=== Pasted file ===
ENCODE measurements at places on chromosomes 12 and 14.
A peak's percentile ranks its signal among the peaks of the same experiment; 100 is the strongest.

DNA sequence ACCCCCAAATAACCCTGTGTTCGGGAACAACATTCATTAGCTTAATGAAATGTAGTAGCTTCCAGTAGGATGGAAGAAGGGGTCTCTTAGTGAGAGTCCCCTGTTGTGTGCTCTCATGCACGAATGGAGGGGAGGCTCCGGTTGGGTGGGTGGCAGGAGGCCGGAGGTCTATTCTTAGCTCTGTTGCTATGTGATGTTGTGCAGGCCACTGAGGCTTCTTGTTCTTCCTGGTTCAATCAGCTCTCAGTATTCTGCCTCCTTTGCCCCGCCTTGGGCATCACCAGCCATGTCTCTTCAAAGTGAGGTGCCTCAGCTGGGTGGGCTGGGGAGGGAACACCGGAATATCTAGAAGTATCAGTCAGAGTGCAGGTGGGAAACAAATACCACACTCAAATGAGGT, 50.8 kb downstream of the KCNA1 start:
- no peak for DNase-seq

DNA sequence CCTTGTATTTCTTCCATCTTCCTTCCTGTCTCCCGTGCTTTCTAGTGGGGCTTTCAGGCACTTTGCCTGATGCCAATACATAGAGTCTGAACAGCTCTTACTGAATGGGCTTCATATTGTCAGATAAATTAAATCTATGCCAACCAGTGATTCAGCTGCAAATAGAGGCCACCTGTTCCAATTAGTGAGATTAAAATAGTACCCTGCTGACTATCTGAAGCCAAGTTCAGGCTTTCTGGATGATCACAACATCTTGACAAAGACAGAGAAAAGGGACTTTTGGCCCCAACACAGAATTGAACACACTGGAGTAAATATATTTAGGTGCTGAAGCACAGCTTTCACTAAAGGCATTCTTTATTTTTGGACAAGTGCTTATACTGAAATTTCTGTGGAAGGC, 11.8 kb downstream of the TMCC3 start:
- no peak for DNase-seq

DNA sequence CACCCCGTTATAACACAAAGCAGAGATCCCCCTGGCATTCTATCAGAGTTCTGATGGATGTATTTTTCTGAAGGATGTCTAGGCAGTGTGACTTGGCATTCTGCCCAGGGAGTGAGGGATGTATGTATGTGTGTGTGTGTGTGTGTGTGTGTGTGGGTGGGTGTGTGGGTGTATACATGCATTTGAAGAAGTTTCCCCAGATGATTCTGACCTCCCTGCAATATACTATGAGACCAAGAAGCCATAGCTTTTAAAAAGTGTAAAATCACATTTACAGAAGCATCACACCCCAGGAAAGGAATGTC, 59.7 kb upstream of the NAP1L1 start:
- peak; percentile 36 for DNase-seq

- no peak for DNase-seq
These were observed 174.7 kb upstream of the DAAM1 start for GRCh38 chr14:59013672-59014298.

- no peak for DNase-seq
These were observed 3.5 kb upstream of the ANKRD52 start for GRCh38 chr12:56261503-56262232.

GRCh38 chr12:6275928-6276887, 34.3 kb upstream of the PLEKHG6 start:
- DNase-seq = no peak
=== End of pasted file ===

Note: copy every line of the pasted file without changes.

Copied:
ENCODE measurements at places on chromosomes 12 and 14.
A peak's percentile ranks its signal among the peaks of the same experiment; 100 is the strongest.

DNA sequence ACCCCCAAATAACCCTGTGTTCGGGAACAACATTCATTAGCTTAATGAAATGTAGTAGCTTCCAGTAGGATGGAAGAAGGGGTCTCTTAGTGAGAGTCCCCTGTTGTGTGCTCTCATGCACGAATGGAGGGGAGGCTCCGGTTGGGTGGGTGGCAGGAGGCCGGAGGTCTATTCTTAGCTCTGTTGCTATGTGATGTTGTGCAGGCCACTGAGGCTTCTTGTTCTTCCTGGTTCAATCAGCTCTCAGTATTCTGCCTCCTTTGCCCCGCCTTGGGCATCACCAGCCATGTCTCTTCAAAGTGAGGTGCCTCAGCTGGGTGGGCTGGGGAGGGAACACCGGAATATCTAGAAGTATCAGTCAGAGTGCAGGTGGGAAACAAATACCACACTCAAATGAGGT, 50.8 kb downstream of the KCNA1 start:
- no peak for DNase-seq

DNA sequence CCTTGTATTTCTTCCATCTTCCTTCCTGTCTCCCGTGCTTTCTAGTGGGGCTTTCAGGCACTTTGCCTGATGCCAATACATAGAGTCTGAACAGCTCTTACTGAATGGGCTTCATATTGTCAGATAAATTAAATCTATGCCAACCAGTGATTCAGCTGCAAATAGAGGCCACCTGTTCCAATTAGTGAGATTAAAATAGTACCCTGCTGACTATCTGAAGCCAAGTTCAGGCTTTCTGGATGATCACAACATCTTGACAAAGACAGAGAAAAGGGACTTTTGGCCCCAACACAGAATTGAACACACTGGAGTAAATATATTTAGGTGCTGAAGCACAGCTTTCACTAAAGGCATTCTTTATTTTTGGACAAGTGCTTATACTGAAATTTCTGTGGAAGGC, 11.8 kb downstream of the TMCC3 start:
- no peak for DNase-seq

DNA sequence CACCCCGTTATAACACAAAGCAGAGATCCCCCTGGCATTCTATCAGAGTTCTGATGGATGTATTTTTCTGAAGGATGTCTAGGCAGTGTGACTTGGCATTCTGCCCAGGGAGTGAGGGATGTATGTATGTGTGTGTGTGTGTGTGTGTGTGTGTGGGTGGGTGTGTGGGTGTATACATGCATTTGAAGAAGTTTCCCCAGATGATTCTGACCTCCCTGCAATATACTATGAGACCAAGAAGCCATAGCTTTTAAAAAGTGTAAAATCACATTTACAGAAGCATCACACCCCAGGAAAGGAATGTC, 59.7 kb upstream of the NAP1L1 start:
- peak; percentile 36 for DNase-seq

- no peak for DNase-seq
These were observed 174.7 kb upstream of the DAAM1 start for GRCh38 chr14:59013672-59014298.

- no peak for DNase-seq
These were observed 3.5 kb upstream of the ANKRD52 start for GRCh38 chr12:56261503-56262232.

GRCh38 chr12:6275928-6276887, 34.3 kb upstream of the PLEKHG6 start:
- DNase-seq = no peak